Detroit Zoological Society Director of Conservation Paul Buzzard is doing fieldwork in Lao PRD.
Greetings from Luang Namtha, northern Lao PDR. I have been here in Lao PDR for several days enjoying the tropical weather and checking on a project that uses camera trapping to document the presence of wildlife at the Nam Ha protected area and enhance the eco-tourism program here. I was able to get the pictures of several mammals and larger birds that can still be found at Nam Ha, such as binturong, elephants and grey peacock pheasants among many others.
I also heard some interesting stories about tigers still being in the area. However, we were not able to investigate these claims because the local guides are away now either hunting or farming, and it is sometimes a challenge working with local partners. Nevertheless, I made plans with collaborators here and over Skype to set camera traps in the area where tigers have been reported, so hopefully next year we can obtain confirmation of tiger presence. We also made plans to investigate the extent of human-elephant conflict and continue the community outreach and education program.
– Paul Buzzard
Detroit Zoological Society Director of Conservation Paul Buzzard is doing fieldwork in Nepal. Using camera traps set up in Shivapuri National Park and Api Nampa Conservation Area, he is studying snow leopard and common leopard conservation and behavioral ecology.
My trip to Nepal has been very productive because I’ve had some great meetings with our Nepali colleagues. They had recently returned from setting camera traps for snow leopards and musk deer in the Himalayas of northwest Nepal. There have been some recent deaths from blizzards and avalanches at nearby Annapurna so I was very relieved to hear they were all right and had a productive trip. The camera traps will allow us to get pictures of snow leopards and the animals they prey on, like musk deer and blue sheep, to allow us to estimate the snow leopard population in the Api Nampa Conservation Area.
I was eager to get out in the field myself, though, and it was a fantastic day today setting a few camera traps at Shivapuri National Park adjacent to Kathmandu.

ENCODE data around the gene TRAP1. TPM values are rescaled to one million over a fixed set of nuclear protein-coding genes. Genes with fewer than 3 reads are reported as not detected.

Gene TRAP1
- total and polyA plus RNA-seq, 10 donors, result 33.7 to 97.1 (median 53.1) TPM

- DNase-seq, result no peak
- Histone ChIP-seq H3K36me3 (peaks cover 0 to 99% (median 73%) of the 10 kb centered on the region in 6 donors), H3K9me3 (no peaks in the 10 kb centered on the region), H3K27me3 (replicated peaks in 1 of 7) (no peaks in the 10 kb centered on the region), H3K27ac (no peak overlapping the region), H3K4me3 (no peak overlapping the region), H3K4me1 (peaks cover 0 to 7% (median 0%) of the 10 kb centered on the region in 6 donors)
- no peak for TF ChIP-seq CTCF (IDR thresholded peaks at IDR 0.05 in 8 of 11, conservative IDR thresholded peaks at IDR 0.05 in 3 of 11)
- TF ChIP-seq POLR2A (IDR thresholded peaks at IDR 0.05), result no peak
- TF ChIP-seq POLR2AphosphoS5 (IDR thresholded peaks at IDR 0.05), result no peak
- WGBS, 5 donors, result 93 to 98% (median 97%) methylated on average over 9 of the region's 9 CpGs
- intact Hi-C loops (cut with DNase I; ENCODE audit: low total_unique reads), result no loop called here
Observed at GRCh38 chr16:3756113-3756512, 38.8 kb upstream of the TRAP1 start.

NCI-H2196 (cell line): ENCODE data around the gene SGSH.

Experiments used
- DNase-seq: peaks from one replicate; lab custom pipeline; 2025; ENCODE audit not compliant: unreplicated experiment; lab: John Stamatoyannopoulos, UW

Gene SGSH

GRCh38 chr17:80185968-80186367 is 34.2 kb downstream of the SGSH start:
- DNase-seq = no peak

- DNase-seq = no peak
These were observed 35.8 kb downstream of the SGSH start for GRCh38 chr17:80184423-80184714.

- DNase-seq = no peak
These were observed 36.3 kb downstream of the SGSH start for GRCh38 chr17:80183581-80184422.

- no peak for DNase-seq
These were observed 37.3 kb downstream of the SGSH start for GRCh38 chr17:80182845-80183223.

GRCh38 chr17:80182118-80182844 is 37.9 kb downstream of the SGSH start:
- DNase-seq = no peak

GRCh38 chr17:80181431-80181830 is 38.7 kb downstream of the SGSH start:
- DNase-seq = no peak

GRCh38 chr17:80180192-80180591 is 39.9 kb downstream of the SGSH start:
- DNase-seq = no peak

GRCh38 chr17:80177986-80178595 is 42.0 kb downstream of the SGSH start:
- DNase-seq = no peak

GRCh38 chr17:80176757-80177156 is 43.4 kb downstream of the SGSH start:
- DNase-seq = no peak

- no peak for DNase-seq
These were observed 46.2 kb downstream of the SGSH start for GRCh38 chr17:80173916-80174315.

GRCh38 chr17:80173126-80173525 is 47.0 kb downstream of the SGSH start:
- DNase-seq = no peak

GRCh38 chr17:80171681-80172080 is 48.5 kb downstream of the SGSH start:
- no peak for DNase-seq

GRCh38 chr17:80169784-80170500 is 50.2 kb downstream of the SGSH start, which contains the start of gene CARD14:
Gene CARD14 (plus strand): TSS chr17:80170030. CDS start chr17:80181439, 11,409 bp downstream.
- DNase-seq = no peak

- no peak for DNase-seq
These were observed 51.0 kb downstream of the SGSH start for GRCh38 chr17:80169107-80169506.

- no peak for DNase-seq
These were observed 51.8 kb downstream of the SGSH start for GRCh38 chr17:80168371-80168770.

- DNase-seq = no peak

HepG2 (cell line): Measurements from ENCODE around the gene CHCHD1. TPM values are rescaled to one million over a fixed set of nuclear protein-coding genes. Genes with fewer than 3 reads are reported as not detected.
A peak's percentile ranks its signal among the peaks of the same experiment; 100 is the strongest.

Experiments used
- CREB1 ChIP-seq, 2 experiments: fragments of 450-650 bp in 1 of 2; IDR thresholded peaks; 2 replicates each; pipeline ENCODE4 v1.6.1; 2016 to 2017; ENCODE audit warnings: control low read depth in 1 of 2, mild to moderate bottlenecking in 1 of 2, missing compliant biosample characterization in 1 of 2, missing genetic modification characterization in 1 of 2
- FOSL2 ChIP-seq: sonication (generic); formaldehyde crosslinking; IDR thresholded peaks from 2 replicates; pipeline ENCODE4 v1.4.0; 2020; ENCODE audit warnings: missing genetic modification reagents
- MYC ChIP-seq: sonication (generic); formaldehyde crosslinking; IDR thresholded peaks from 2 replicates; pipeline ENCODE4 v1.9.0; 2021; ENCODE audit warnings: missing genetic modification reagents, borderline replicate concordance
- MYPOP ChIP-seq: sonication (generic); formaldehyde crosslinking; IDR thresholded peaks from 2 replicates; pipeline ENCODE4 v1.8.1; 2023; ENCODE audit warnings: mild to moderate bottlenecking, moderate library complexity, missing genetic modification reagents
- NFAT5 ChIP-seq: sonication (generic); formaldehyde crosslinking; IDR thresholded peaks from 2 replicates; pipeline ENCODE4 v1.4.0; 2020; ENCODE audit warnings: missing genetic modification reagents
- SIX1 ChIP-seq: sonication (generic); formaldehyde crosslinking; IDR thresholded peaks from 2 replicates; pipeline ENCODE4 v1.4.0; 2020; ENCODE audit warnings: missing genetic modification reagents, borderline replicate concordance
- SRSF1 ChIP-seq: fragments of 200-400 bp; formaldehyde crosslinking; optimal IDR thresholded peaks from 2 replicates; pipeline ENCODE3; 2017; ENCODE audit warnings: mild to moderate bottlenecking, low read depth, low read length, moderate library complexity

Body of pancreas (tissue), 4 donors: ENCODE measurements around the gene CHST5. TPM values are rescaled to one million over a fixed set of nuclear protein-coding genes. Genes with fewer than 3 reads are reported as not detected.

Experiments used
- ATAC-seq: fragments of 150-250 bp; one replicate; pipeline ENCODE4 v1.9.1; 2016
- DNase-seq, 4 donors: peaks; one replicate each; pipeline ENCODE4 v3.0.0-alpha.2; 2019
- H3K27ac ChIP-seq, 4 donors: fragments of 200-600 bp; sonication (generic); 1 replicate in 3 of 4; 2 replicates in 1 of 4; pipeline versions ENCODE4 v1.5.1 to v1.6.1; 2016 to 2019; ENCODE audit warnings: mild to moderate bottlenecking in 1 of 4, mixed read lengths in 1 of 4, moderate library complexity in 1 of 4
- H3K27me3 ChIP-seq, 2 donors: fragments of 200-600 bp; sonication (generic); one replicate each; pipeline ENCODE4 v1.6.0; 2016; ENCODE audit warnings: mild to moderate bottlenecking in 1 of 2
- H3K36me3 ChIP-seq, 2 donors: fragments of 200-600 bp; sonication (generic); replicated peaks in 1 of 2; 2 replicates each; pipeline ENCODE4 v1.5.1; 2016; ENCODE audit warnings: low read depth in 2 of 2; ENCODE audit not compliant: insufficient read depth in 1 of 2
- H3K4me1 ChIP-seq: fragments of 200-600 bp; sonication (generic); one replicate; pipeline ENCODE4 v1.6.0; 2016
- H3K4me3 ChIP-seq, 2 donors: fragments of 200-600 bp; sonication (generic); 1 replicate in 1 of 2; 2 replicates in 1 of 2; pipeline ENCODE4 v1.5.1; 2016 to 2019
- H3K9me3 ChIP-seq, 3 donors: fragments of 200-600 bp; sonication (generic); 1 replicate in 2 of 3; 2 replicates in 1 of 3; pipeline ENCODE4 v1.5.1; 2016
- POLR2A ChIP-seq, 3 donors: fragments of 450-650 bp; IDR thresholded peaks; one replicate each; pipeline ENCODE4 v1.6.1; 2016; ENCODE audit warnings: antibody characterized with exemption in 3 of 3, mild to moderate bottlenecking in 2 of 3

We set two of the traps near tracks of leopard, wild boar and sambar deer so we are hopeful to get some pictures of leopards. It was also nice because we saw troops of macaques and several interesting birds. I also heard about a leopard or leopards that have been killing livestock and dogs around the U.S. embassy so learning more about leopard ecology in Shivapuri and Kathmandu is essential to avoiding human-leopard conflict.
The only challenges today were the mosquitoes and the few remaining leeches in the forest. My next step is to go to Lao PDR to check on a project that is also using camera traps to document the wildlife remaining around Luang Namtha, northern Lao PDR and improve eco-tourism, so it’s a red-eye tonight to Hong Kong than another red-eye to Luang Namtha via Hanoi and Vientiane.
– Paul Buzzard
Detroit Zoological Society Director of Conservation Paul Buzzard visited Kaktovik, Alaska, studying polar bears in the wild.
The Detroit Zoological Society has supported polar bear research for many years, and now we are becoming more directly involved in polar bear research and conservation. This morning, we saw 15 polar bears on the small barrier island off of Kaktovik, Alaska.
The goal is to go out on a small boat to get closer to the polar bears but we must wait and see if conditions will allow for it.
In the afternoon, I joined staff from the United States Geological Survey to visit a local school to discuss polar bear research. I also had a chance to discuss my work in Nepal and China with snow leopards and red pandas with one of the classes. I learned local Inupiat dances. I also found so many great Detroit connections – one of the Arctic Refuge staff is from Livonia, two of the teachers here are from Detroit, and I met a Detroit Zoological Society Renaissance Circle member on vacation here. And one more Michigan connection: There was an Alaska Fish and Wildlife researcher originally from Muskegon; she was stuck in Prudhoe Bay waiting for the weather to clear to census polar bears by helicopter.
At night, we went to the bone pile, which is the remains from the recent bowhead whale harvest, and we saw several bears scavenging. We learned to never walk outside at night because of polar bears in town. Every night there is a polar bear patrol to scare away bears in town that might be feeding on whale meat scraps or dog feed and pose a potential threat to humans. I heard two shots right before I went to bead a couple hundred meters from our house and this morning saw some huge tracks from the bear.
– Paul Buzzard